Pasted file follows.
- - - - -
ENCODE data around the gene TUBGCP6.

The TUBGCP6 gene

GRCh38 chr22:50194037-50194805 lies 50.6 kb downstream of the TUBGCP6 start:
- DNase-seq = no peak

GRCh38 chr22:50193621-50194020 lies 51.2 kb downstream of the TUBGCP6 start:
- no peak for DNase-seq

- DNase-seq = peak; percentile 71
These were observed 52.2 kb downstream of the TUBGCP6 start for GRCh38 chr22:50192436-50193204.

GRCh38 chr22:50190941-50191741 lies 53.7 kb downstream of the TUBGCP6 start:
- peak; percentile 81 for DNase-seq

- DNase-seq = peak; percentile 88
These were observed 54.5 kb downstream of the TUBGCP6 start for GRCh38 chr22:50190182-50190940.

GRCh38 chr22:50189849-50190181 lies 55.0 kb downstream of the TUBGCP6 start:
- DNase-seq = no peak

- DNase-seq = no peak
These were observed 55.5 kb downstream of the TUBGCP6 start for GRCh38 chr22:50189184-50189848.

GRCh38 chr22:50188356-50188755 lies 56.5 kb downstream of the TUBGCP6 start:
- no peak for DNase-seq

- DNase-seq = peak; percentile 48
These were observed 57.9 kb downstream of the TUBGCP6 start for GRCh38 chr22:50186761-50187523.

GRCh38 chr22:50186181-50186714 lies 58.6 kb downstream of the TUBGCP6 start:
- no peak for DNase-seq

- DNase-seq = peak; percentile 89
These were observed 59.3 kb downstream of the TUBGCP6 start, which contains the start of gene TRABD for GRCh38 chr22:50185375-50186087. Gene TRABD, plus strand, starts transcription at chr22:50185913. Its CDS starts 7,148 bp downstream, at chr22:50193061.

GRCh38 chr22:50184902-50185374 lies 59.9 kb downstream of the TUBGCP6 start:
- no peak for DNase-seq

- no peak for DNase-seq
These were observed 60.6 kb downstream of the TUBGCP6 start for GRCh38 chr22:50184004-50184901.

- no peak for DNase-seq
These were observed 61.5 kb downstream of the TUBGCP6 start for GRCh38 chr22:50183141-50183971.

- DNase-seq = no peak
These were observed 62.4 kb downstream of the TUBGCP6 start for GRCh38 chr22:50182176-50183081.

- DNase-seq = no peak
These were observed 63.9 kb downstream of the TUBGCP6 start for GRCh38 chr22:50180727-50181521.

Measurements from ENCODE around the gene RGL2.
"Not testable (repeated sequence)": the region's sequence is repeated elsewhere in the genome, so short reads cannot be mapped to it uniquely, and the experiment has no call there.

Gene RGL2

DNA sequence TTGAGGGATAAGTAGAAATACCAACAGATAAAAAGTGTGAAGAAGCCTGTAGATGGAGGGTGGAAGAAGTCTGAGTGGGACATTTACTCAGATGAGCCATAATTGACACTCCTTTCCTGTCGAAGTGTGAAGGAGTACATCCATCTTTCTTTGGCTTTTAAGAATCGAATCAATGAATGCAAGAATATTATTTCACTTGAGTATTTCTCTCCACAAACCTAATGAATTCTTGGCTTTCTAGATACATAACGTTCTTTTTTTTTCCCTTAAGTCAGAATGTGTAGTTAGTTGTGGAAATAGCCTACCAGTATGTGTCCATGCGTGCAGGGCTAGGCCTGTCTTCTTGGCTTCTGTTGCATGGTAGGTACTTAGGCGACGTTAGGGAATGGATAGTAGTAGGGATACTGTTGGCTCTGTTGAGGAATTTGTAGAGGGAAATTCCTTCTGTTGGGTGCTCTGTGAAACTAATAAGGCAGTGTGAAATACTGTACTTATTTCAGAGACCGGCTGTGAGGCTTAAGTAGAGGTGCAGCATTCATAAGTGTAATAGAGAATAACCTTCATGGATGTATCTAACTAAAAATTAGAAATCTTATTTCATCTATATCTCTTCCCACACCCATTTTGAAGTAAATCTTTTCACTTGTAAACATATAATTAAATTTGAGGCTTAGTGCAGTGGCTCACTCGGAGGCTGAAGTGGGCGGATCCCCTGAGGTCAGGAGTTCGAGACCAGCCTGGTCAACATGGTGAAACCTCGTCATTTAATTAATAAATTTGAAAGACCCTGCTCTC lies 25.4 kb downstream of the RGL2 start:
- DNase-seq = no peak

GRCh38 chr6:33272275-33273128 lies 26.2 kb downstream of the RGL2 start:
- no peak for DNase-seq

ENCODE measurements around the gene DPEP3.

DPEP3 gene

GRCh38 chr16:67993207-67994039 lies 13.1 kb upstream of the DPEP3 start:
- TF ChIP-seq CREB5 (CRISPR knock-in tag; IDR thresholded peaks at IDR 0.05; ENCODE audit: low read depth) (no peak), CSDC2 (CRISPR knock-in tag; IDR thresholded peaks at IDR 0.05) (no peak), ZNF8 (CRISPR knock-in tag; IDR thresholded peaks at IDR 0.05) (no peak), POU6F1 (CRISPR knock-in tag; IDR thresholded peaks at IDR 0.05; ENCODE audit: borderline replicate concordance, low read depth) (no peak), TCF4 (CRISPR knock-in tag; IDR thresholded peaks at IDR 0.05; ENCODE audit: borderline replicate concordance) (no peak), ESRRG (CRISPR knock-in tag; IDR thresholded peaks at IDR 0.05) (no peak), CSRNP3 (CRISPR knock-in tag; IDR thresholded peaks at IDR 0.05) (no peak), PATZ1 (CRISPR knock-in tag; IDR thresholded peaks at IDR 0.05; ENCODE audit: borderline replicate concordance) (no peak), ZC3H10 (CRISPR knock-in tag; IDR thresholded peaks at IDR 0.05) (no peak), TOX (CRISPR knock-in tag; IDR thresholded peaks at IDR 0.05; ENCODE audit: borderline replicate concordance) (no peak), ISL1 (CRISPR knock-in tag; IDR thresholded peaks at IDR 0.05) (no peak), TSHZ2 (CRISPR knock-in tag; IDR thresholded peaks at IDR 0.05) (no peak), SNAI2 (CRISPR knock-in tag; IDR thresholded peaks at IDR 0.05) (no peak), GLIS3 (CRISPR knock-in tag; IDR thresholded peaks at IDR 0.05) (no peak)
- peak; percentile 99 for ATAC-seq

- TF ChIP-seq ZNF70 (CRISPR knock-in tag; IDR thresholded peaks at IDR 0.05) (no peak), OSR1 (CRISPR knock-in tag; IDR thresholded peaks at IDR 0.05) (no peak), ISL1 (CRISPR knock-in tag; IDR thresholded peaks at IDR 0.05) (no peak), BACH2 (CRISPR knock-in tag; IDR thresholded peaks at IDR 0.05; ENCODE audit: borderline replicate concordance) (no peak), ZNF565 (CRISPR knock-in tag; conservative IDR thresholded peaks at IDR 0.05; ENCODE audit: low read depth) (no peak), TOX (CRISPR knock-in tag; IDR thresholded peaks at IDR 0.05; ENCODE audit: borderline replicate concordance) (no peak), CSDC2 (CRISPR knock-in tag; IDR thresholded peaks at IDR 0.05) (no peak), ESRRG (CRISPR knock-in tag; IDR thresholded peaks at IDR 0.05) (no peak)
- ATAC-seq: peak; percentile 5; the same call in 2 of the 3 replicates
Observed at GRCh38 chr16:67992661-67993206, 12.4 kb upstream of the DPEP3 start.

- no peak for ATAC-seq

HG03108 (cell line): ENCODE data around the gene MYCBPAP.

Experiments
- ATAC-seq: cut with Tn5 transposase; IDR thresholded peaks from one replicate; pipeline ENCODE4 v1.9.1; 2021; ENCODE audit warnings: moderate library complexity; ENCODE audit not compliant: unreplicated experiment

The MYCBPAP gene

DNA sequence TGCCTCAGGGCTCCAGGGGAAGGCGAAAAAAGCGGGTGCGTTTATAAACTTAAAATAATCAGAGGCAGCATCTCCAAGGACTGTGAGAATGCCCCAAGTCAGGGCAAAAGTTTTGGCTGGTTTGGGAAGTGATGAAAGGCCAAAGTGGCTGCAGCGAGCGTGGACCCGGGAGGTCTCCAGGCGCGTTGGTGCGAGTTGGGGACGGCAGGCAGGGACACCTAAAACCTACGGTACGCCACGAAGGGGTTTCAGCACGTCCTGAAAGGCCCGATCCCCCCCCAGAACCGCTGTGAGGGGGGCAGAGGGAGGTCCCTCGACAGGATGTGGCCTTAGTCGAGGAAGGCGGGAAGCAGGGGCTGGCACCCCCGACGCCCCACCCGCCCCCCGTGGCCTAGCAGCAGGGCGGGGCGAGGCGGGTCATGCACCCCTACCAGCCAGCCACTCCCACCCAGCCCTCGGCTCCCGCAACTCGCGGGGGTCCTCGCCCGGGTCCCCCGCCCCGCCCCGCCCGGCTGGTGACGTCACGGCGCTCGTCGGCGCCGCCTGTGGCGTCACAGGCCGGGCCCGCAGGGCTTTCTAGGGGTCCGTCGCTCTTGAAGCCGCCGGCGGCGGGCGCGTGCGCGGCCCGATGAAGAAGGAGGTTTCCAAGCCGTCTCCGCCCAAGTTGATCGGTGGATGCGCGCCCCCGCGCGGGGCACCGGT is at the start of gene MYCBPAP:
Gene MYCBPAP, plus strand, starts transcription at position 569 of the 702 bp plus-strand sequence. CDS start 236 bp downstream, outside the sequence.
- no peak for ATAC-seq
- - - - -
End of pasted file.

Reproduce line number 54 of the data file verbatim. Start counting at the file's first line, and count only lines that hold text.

The MYCBPAP gene